Dramatic Increase in Stress & Mental Disorders for Returning Veterans
Staff & Associated Press Reports
More than one-third of Iraq and Afghanistan veterans seeking medical treatment from the Veterans Health Administration report symptoms of stress or other mental disorders - a tenfold increase in the last 18 months, according to an agency study.
The dramatic jump in cases - coming as more troops face multiple tours in Iraq and Afghanistan - has triggered concern among some veterans groups that the agency may not be able to meet the demand. They say veterans have had to deal with long waits for doctor appointments, staffing shortages and lack of equipment at medical centers run by the Veterans Affairs Department.
Contributing to the higher levels of stress are the long and often repeated tours in Iraq and Afghanistan. In Iraq, troops also face unpredictable daily attacks and roadside bombings as they battle the stubborn insurgency.
Veterans and Defense Department officials said the increase in Soldiers complaining of stress or mental disorder symptoms also may suggest that efforts to reduce the stigma of such problems are working and that commanders and medical personnel are more adept at recognizing symptoms.
"It's definitely better than it was in past generations," said Paul Rieckhoff, executive director of the Iraq and Afghanistan Veterans of America.
Veterans Affairs officials say they have increased funding for mental health services, have hired at least 100 more counselors and are not overwhelmed by the rising demands.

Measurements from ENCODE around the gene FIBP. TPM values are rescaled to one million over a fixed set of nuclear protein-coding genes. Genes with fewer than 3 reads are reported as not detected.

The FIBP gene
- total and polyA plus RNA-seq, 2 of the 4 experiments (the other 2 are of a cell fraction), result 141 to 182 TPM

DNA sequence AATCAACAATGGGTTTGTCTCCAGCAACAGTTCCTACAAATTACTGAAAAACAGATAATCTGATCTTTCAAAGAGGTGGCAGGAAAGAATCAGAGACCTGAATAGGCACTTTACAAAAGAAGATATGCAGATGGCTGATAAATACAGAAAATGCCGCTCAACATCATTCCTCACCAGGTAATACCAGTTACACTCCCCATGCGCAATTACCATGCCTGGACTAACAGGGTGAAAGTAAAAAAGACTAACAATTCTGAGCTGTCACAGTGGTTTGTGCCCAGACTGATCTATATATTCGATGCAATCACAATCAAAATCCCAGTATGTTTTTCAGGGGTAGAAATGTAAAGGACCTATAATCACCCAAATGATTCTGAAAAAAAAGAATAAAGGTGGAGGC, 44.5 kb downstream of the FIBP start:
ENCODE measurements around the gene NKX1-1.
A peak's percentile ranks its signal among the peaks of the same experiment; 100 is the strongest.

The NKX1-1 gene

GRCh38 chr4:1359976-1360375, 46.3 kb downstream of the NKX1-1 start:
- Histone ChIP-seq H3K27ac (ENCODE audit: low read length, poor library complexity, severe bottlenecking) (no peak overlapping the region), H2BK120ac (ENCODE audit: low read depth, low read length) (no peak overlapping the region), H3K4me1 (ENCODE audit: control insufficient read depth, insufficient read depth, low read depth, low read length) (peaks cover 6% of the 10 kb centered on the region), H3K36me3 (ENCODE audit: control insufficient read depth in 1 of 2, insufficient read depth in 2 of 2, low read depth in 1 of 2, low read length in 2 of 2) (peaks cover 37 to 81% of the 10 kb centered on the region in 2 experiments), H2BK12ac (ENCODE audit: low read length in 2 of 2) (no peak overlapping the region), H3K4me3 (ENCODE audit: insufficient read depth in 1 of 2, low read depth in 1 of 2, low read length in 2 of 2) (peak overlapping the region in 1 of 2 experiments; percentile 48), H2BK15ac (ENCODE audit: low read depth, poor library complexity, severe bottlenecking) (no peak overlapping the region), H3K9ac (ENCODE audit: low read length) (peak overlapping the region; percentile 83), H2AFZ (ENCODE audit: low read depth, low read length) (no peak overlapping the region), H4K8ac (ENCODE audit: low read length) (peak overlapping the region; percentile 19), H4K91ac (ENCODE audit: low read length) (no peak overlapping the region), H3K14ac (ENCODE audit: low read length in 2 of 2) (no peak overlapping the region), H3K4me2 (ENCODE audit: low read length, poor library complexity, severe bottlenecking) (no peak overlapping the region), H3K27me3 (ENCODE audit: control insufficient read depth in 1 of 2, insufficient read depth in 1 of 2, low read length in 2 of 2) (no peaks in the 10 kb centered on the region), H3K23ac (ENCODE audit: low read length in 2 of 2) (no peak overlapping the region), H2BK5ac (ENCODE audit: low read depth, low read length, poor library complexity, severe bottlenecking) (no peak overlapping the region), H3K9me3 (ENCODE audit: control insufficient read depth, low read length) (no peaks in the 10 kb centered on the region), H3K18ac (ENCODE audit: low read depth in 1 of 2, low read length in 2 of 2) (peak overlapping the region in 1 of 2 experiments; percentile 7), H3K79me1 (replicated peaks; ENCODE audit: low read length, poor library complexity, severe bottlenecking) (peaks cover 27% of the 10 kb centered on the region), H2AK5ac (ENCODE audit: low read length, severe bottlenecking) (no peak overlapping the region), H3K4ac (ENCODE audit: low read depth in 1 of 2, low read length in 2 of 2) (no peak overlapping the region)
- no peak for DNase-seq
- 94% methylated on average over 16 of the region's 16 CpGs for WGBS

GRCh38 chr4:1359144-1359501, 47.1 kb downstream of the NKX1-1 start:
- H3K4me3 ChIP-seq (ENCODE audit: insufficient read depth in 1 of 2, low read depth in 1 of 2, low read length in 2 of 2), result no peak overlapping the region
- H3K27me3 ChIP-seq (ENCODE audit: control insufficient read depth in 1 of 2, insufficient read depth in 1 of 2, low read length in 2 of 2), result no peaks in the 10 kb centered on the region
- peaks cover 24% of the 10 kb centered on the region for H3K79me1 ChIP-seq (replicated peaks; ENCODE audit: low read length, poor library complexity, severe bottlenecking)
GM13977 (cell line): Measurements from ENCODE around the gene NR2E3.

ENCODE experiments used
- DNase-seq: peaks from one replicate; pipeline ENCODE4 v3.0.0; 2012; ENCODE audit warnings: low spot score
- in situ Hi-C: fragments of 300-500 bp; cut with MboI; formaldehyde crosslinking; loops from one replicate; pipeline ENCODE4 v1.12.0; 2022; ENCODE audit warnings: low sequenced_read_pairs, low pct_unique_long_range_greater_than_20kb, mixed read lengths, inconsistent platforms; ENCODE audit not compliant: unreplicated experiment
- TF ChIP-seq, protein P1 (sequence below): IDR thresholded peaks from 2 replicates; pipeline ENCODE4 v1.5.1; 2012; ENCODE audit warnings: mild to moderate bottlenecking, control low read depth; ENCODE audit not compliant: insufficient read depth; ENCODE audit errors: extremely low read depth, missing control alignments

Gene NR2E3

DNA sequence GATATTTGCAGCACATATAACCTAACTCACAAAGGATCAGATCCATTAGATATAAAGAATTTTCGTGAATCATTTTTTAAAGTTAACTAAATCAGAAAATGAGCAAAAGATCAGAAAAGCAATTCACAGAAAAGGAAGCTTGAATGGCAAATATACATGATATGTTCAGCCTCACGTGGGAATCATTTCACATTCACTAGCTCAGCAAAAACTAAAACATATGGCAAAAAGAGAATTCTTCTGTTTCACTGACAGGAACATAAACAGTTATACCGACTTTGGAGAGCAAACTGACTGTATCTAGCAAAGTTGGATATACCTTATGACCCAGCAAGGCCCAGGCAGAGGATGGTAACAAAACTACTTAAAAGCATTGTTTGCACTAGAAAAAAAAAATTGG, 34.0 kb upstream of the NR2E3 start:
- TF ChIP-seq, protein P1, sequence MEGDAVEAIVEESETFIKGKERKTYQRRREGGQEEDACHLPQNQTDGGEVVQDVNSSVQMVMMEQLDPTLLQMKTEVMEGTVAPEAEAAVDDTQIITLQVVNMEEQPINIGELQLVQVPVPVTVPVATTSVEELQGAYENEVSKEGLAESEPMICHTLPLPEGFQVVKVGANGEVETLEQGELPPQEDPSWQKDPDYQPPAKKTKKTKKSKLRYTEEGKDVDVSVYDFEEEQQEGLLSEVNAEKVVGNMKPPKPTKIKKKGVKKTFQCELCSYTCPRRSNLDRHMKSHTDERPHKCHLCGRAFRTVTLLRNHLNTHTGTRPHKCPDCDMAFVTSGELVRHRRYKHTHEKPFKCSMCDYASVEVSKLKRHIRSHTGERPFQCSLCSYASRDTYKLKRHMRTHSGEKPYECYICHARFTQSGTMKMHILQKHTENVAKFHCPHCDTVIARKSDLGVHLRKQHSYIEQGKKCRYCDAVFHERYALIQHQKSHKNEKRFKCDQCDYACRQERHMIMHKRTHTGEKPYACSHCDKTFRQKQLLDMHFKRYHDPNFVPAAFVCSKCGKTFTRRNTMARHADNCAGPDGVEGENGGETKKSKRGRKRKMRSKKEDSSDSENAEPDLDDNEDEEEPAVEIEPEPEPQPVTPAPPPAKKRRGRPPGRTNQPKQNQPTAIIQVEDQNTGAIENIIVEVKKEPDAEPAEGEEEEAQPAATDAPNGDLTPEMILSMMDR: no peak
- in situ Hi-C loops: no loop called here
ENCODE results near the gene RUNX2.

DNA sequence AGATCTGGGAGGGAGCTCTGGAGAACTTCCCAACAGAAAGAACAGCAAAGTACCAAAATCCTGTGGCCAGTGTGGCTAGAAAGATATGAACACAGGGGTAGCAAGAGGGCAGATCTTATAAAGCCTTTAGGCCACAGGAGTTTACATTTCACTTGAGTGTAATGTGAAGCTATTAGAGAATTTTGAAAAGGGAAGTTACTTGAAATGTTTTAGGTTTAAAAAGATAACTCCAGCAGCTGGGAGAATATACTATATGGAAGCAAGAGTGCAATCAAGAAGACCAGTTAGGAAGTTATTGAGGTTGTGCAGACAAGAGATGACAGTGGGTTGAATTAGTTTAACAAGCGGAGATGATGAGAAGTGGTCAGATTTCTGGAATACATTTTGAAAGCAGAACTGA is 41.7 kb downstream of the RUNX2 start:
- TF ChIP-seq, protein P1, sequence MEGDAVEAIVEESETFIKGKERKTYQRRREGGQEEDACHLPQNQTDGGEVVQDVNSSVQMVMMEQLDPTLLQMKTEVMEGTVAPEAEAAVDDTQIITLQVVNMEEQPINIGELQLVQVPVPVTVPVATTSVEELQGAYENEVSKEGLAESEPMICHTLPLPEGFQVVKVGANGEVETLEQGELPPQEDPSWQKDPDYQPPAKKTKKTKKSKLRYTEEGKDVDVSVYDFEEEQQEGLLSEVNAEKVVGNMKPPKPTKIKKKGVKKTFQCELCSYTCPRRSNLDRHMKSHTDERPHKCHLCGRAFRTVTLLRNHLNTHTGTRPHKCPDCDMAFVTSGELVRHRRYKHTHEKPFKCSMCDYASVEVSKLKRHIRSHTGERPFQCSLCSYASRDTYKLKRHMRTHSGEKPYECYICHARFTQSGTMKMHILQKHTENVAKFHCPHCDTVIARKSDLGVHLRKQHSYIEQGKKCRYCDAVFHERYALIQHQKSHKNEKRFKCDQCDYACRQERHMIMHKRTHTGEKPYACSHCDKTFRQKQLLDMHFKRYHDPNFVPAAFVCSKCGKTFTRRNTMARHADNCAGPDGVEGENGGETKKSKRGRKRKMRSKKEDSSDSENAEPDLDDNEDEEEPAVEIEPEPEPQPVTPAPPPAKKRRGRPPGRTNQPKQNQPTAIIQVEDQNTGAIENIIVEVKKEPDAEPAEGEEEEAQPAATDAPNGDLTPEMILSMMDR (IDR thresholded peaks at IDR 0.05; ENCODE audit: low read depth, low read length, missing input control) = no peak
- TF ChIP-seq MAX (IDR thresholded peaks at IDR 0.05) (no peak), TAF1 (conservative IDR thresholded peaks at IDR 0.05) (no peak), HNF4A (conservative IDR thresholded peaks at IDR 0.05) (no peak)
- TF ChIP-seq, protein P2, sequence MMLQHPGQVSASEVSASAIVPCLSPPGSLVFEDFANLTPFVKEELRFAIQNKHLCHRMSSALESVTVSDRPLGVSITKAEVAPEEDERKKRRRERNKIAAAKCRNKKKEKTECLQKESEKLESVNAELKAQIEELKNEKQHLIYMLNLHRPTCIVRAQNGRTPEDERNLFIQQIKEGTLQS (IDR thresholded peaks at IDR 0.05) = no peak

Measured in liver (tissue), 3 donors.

But still, many returning soldiers say they don't know what services are available to them and say the affects of post traumatic stress disorder can be very devastating to both the veteran and their family. "They don't realize how bad it can get. It can destroy families, personal relationships, it can destroy jobs," said Steve Prince, Veterans Service Rep.
Many soldiers are returning from a place were death and the transition from military service to civilian life can prove to be quite a challenge. Trying to get on with their lives, they are mostly concerned with living a normal life and they do not want to her about psychiatric services available to them.
But there are services and some feel that there are problems with the system or resources available to them. Some say they have felt rebuffed by the federal system and have had inadaquete information about getting benefits.
They're told when they first return, there will be orientations on services. They're told they can either sit around and learn about this or you can go home. Many skip the orientations because they simply want to go home. And many of them don't seek out help.
The state Veterans Administration, the community based outreach clinic in Richland ,and the Veterans Health Adminstration in Walla Walla offer services. If they think they're having a problem, it doesn't cost them a dime.
Veterans we talked to that have used the services want anyone who has returned from active service to know that help that is available.